Pardon me, Mr. President
There was a flurry of discussion last week regarding Trump’s pardon of conservative and Trump fan, Dinesh D’Souza, while also toying with the idea of pardoning Martha Stewart and commuting the sentence of former Illinois Gov. Rod Blagojevich. Both parties were affiliated with Trump and his Celebrity Apprentice franchise pre-presidency. If you thought that was enough hullabaloo, you were wrong, as this week started off with Trump stating he could ultimately “pardon himself” if it ever came to that. Not quite sure where to go with this, you say?! “’It’s hard not to see those three pardons as an intentional signal to those potentially implicated in the Mueller investigation that their wrongdoing will be excused,’ said Lisa Kern Griffin, a law professor at Duke University, referring to the special counsel investigation into Russian meddling in the 2016 election. Griffin said there was a notable pattern in Trump’s decision to cleanse the records of people convicted of crimes related to ‘contempt for judicial authority, breaches of national security and campaign finance violations.’ It signaled, she and others said, a contempt for politically-motivated investigations.”
Mr. Crossfit goes to Washington
No, it’s not the long-awaited sequel to Jimmy Stewart’s beloved film, more like Greg Glassman, head of the intense fitness craze called CrossFit, attempting to go up against Big Soda. “His denunciation of the National Strength and Conditioning Association (NSCA) are part of a very specific agenda: He is at war with America’s soda industry, which he accuses of corrupting the science around sugar while acting as an enemy to the general health of the country. The NSCA — which licenses physical trainers and is thus something of a competitor to CrossFit — was the starting point for his crusade, as well as its original target: The group publishes a journal that, several years ago, featured a study with a negative statistic about CrossFit injury rates; Glassman in turn discovered that the NSCA was partly funded by soda industry money. His indignation over this has now spiraled into a full-fledged war against Big Soda.” Ultimately his focus is on the money these Big Soda companies pay to fitness and health related organizations, and the tainted science that comes from them. This argument is not new, but in the age of increasing transparency, companies like Coca-Cola and PepsiCo should take note.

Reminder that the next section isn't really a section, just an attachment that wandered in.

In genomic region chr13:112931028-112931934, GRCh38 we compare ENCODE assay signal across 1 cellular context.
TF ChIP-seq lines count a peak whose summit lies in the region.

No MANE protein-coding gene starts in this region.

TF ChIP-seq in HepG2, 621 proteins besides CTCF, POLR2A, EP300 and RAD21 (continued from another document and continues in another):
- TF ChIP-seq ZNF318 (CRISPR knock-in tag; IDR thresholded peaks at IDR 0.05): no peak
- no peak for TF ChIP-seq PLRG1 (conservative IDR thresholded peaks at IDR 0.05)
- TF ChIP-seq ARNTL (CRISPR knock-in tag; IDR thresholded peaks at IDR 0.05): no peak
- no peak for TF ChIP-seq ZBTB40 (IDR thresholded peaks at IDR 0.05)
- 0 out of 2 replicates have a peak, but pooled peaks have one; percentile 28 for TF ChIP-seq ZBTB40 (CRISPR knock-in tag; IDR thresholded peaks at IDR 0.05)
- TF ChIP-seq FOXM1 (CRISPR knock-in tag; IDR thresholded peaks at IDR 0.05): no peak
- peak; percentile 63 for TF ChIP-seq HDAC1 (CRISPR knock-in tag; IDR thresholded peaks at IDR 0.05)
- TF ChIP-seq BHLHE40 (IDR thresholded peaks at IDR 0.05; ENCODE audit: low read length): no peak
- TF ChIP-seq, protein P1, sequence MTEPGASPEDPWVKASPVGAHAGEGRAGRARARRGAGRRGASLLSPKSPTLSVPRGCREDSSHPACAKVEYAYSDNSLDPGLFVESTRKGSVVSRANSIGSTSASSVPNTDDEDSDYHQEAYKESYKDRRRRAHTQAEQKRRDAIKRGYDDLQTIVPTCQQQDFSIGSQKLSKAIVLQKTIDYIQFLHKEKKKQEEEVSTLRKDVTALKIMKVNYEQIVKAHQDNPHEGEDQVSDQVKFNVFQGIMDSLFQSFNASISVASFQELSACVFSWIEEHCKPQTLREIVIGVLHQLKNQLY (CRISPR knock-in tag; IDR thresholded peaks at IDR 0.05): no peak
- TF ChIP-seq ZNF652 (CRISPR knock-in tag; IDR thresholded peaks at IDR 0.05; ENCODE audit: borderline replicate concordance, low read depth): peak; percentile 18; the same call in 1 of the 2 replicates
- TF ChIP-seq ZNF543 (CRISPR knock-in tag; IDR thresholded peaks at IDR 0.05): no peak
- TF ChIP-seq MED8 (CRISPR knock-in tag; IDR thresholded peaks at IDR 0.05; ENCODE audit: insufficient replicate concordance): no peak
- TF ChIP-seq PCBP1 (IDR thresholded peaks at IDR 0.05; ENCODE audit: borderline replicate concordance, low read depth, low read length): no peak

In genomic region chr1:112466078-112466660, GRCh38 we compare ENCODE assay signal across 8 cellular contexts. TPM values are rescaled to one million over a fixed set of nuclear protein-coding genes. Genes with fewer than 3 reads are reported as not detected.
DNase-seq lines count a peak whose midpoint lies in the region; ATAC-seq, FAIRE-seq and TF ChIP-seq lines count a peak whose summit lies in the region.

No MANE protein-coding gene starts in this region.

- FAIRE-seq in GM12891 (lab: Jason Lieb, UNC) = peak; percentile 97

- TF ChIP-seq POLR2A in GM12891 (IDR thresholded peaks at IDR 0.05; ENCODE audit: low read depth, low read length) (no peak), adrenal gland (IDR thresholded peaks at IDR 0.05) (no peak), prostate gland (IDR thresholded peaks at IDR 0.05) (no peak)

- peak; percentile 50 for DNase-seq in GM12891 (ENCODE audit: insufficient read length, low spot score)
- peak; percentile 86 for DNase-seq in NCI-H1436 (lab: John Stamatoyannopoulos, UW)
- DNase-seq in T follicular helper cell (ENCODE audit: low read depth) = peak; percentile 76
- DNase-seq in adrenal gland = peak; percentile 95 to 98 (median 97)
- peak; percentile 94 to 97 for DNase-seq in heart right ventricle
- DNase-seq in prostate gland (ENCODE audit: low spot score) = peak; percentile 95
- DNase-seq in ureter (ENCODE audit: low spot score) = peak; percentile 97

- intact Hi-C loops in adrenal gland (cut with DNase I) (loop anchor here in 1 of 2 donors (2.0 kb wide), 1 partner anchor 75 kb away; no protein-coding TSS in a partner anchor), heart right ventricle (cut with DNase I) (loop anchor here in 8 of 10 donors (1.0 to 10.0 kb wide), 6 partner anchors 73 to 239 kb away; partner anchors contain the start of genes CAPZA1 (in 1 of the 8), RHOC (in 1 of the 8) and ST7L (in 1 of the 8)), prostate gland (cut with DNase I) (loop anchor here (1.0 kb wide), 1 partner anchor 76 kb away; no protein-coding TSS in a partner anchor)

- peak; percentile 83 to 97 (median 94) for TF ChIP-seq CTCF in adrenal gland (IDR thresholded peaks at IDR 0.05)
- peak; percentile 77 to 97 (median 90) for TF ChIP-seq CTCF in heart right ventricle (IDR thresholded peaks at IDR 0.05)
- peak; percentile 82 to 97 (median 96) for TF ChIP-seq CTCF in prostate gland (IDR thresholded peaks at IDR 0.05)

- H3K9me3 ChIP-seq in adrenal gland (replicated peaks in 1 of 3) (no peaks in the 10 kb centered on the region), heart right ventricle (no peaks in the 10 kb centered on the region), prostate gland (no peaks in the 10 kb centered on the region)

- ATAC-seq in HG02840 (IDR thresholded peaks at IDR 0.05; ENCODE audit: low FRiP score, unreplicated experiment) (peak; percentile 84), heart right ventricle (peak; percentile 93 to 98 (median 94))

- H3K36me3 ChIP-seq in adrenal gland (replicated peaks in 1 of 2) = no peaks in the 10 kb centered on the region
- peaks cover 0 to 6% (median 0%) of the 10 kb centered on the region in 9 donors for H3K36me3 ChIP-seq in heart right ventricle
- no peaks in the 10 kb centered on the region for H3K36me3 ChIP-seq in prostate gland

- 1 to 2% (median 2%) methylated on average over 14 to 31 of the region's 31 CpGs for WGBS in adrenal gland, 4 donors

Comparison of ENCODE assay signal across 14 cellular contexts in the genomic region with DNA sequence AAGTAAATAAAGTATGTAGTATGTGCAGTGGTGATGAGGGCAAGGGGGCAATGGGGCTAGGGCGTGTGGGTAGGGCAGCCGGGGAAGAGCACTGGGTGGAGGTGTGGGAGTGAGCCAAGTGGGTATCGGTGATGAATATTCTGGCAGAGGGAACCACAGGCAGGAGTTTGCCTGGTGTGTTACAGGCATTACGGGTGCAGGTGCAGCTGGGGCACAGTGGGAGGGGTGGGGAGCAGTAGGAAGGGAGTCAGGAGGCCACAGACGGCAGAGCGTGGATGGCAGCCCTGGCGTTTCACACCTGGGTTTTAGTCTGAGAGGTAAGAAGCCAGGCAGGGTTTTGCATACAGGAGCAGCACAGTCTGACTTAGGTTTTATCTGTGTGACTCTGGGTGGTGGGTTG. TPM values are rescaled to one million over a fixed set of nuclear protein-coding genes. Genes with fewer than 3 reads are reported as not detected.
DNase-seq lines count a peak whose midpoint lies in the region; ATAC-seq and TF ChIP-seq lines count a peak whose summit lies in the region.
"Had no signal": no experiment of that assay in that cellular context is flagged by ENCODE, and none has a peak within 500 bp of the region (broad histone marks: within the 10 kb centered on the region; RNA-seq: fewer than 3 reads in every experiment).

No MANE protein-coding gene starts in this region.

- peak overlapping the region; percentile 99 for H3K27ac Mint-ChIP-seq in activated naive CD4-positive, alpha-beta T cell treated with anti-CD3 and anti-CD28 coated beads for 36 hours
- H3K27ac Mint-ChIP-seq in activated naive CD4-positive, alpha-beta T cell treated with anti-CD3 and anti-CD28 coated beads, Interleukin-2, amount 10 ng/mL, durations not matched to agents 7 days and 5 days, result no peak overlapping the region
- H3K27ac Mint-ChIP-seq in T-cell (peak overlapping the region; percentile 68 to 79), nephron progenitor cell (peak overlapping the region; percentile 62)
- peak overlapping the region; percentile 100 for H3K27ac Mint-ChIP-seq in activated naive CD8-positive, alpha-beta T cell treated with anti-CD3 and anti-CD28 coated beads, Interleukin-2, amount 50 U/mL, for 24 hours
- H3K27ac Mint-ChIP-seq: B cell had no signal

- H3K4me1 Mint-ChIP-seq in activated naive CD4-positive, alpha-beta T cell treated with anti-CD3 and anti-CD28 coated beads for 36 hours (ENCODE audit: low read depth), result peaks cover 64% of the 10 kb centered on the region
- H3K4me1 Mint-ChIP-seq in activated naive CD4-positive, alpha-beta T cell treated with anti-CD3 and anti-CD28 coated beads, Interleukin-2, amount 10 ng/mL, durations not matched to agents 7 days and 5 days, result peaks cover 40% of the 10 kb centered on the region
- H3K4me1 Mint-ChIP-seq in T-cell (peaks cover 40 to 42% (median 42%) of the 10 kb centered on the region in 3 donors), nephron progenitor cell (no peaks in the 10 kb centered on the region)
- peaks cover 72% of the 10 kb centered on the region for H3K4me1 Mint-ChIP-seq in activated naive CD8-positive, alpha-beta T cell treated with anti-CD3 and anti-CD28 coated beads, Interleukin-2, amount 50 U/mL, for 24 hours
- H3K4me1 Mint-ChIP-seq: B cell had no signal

One More Thing
Staring at a clock for the sake of science
About a dozen scientists took it upon themselves to help prove (or disprove) one of Einstein’s theory of general relativity, seemingly showing that physics has stayed the same for the 14 years of their study – since the inception of this “clock-watching experiment” in 1999. A whopping 4.5 billion seconds. “In a paper published in Nature Physics on Monday, Patla’s team reveal a profound result from an exceedingly monotonous experiment. The ticking of the clocks, Patla says, actually illustrates one of the most fundamental principles in the laws of physics: that no time or place in the universe is special. It’s one of the basic ideas in Einstein’s theory of general relativity, a set of rules that correctly describes how the planets orbit the sun and how neutron stars collide to produce gravitational waves. The laws of physics apply in the same way today as they did 4.5 billion years ago when the moon formed, or in 2000 when you were listening to Creed.” Just think, while you’re staring at the clock, waiting for the lunch bell or quitting time, it’s the same clock, same time and same measure as it has always been. Forever, tick-tocking away. Obvious – yes. Groundbreaking – well, I’m a marketer, so I won’t be impressed with this study until it has a viral hashtag. Food for thought, though, “If they’d found the magnetic interaction changed from day to day, it would have upended current physics theory.” So there’s that.
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Who's on Top? May 21-27, 2018
Macy's heads into Memorial Day with new summer ads
Ad spend on national TV during took a tumble during the week of May 21st, dropping 33% compared to the previous week, reaching a total of only $92 million. Overall national TV spend also fell topping out at $720 million, a decrease of 20% week over week.
With Memorial Day weekend marking the unofficial start to summer, Macy’s spent one third of its new ad budget for the week on an imaginative ad showing drab winter wardrobes transitioning to colorful, summer-friendly attire as a person steps into the sun. The remaining 70% of Macy’s new ad budget was spent on ads mentioning its holiday sales on summer apparel, outdoor furniture and travel accessories.